Three-month-old toy poodle Toby has plenty of energy now, but his owner, Nicole Martins, said he became very sick just two days after she brought him home.
“He was vomiting. He had diarrhea with blood and mucus in it. He was passing worms,” she said.
Toby is one of the two dogs bought from the same Stouffville home that fell ill soon after they were sold, and their owners are warning other pet lovers about the seller.
Martins said she found Toby on the website lovelypuppies.ca and said alarm bells went off as soon as she visited the home where the puppies live.
“He had a bad smell and the other puppy had a bad smell, and they were just really sombre, so I just got a bad feeling,” she said.
But Martins said she returned, wanting to rescue the puppy.
After Toby became sick, she said she was left with thousands of dollars in vet bills, which the seller refused to pay.
Ivana Brown also purchased a puppy from the same home. She said puppy fell ill days after the purchase and later died because of a highly-contagious virus called parvo.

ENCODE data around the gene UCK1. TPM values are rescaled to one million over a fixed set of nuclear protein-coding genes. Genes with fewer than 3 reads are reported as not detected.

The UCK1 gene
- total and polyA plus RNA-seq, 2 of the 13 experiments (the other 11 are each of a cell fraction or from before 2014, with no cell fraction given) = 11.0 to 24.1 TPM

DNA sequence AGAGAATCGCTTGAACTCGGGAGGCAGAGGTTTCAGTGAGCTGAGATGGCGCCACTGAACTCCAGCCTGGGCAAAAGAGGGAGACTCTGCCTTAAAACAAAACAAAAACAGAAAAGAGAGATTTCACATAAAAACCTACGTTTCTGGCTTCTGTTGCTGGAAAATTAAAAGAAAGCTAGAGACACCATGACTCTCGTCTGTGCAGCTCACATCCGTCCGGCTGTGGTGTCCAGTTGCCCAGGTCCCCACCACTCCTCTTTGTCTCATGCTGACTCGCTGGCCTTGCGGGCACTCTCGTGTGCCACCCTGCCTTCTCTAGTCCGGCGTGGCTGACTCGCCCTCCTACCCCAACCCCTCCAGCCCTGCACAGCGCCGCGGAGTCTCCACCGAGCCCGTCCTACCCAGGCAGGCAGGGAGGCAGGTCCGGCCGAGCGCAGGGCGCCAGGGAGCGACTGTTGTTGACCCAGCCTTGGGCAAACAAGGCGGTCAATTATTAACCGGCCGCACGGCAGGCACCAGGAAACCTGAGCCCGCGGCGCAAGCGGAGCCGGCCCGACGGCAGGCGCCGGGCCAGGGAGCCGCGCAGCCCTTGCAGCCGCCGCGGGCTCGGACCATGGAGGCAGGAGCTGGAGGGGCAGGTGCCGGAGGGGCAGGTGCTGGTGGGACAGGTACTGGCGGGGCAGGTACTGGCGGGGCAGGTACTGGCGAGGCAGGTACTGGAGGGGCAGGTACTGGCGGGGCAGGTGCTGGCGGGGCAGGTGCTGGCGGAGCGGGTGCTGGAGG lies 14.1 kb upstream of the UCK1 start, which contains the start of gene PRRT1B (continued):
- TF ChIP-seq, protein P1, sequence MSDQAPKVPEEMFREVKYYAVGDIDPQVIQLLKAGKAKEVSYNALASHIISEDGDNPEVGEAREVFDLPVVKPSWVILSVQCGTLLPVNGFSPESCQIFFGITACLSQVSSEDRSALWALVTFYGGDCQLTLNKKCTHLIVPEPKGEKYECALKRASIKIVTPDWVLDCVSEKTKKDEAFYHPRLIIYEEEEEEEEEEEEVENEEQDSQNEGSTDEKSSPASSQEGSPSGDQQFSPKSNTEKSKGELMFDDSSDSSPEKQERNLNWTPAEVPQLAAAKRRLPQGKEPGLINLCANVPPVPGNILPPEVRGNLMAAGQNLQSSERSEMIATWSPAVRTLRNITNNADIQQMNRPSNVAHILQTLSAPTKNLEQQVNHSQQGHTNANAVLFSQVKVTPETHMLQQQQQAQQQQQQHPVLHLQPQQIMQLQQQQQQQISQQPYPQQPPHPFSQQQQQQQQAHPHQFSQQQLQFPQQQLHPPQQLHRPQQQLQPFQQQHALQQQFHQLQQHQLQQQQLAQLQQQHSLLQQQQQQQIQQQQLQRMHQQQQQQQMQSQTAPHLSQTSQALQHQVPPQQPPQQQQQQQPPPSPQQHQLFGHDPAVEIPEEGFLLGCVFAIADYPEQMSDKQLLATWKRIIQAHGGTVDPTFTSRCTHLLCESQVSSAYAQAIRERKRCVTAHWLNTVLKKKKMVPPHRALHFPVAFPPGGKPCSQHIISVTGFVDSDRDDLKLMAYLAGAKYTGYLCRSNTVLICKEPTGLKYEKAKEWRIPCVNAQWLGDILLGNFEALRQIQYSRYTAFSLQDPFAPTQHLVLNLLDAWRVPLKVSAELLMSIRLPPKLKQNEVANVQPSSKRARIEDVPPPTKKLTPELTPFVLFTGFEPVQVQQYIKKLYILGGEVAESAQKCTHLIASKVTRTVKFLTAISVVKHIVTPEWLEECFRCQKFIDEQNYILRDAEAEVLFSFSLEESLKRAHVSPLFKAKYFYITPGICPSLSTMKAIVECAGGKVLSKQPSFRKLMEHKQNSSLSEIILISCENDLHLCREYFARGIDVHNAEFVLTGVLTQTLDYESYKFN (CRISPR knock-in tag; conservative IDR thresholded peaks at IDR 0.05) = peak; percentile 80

“I want [the seller] to stop. I want this regulated,” she said.
The man who ran the website refused to speak on camera, but told CBC News all his puppies are healthy.
“I have the actual paperwork to prove that they were all tested and they all came back negative,” he said in a phone interview.
There are currently no laws in Ontario that require dog sellers or breeders to have a licence.
All complaints are handled by the Ontario SPCA. The agency says it is aware of the cases and is currently investigating.
For pet lovers looking to buy a dog online or otherwise, OSPCA investigator Rachel Vandenkroonenburg said they should be asking questions.
“You should be able to see where these puppies are living and what their day-to-day looks like,” she said. "Responsible breeders are all too happy to have you come into their home."
Buyers can also call the veterinarians listed on the health record.
Meanwhile, Martins said she doesn't want other pet lovers to repeat what she went through.
“I don’t want to be part of the problem and I feel bad because the animals … can't speak for themselves," she said.
Watch CBC’s Lorenda Reddekopp's report by playing the video above.